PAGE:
An Aboriginal Mental Challenge: Can You Read Without Preconceptions?

2021-02-27 G.K.ChestertonG.K Chesterton is the source for today’s blog: a challenge to do some mental gymnastics to discover something we may have been missing.  In his 1925 philosophical tome, The Everlasting Man, the “prince of paradox” presents an interesting challenge: to read a Bible story from an aboriginal mindset.  You see, we have Christmas and Easter, jewelry and architecture, names of streets, cities and buildings and so many myriad additional references in our world to that unique man, Jesus, that it is difficult to imagine anyone anywhere in our global community that does not know something about Jesus.  And depending on the source of that something, our views of Jesus have been significantly shaped by the introductions we have been given, whether from a church, synagogue, mosque, temple, friend, enemy, or Christian/anti-Christian teaching.  And Chesterton contends that much of our view, even in the “Christian west” is significantly distorted.

So I wish to challenge you, as Chesterton has challenged me, to do some mental exercising.  Set your mind as though you have never heard of Jesus, a Christian church, or anything “christian.”  Pretend for this exercise that your only exposure to the divine has been the thunderous clouds that bring rain and frightening lightning; a starry sky at night and the warm and sometimes burning heat of the sun at day; the long graceful hop of a wallaby or neck of a giraffe; the worrisome growl of a bear or roar of a lion; a baby’s sweet coo and cry and the caress of your beloved.

Begin by beguiling your brain into thinking you have never received a Christmas gift or hunted an Easter egg or walked on Christchurch Avenue or stood in front of the spires of Notre Dame Cathedral.  You have never heard of Adam and Eve, Abraham, Moses, David, Paul or John.  Equally, you have never heard of Aristotle, Buddha, Confucius, Mohammad, Rama or Krishna or Zoroaster.   Add to that, you have never been concerned with politics, social structure or economics; no Communists, Conservatives, Democrats, Greens, Liberals, Republicans, Socialists, Tories or any other ideology for guidance of a nation.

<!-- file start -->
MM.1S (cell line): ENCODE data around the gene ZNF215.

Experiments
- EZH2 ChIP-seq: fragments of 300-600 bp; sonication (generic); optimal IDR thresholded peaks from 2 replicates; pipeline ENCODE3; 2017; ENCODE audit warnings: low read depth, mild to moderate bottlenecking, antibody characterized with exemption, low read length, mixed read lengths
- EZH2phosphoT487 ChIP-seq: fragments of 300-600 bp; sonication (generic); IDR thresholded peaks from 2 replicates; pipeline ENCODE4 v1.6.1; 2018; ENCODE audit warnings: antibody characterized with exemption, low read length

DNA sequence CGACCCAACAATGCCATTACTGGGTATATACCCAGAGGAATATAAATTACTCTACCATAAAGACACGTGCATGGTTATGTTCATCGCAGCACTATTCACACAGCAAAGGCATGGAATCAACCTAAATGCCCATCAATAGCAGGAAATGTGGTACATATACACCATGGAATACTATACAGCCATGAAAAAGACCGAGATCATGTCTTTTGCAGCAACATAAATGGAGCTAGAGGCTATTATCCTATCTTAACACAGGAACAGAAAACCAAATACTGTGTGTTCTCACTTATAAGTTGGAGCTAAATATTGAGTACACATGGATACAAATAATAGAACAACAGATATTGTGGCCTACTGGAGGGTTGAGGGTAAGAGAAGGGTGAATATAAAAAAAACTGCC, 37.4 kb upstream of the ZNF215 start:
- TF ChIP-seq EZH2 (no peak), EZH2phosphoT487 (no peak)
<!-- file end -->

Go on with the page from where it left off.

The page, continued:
This is a difficult mental exercise, but I encourage you, that it is not impossible.  Settle in your mind that you have never been taught anything about any god or history of creation, whether theism or atheistic evolution.  You have never worried about issues of government or society.  Your mind has been focused all these years on eating and drinking to stay alive and whatever day-to-day activities were required to survive, be at peace, avoid enemies and enjoy your time on earth.

Now, with this mindset, approach a new short book someone has brought you.  Its title is very short, just four letters, L-u-k-e.  If you can find it in its original formatting, without chapter and verse numbers, all the better.  (Chapters and verses were added centuries later to make research and memorization easier.)

However, it is available at a website where you can look up your language in which to read it.  If English is your native language, I encourage you to use the ESV noted in the website connection.  If another language is your “heart language,” feel free to try to find it under the ALL tab when you pull down the languages from the little arrow by the default version that opened.
So sorry, Mongolian is not on the list . . . yet.  But Arabic, Hindi, Punjabi, Tagalog and LOTS of others are there.
Any Gujariti readers here? 😉

2021-02-27 Biblegateway

Now that you have emptied your mind of any preconceptions about this little story, begin with Luke’s introduction to his narrative for his friend, Theophilus.  Read the short biography at a single sitting if you can; in your heart language it should not take much more than 90 to 120 minutes .  Remember, you have never heard of these people, Luke, Herod, Elizabeth, Martha or Jesus before.  Your entire impression of these people will come from your reading this for the first time!

You may want to have a pencil and paper handy, and note what you discover about some of the characters introduced to you for the first time.  Questions are sure to come up, as we begin with no information on the culture or history of these people and events; Why did He say THAT!?  Why did she do that!?  Why was He so rude?  Why did that confuse them?  Isn’t Jesus supposed to be meek and mild? Aha, you’ve slipped from the aboriginal mindset and are remembering something you’ve heard.  Try again! 😁

If you want to dialog about your questions, email me (capost3k@gmail.com) or comment here.  No guarantees I have any answers for you.  Either Tim Keller or Rick Warren wrote (but I cannot find the referemce), “When someone thinks he knows all the answers, you have to wonder if he knows all the questions.”   (Similar to a Confucius quote.)

Here’s to hoping you have a good week and discover who Jesus really is.
Enjoy Peter Hollen’s and Home Free’s a-capella performance of Amazing Grace.

“I am trying here to prevent anyone saying the really foolish thing that people often say about Him: I’m ready to accept Jesus as a great moral teacher, but I don’t accept his claim to be God. That is the one thing we must not say. A man who was merely a man and said the sort of things Jesus said would not be a great moral teacher. He would either be a lunatic — on the level with the man who says he is a poached egg — or else he would be the devil of hell. You must make your choice. Either this man was, and is, the Son of God, or else a madman or something worse. You can shut him up for a fool, you can spit at him and kill him as a demon or you can fall at his feet and call him Lord and God, but let us not come with any patronizing nonsense about his being a great human teacher. He has not left that open to us. He did not intend to.”  C.S.Lewis

The Third Week of Sex – Lust vs. Temptation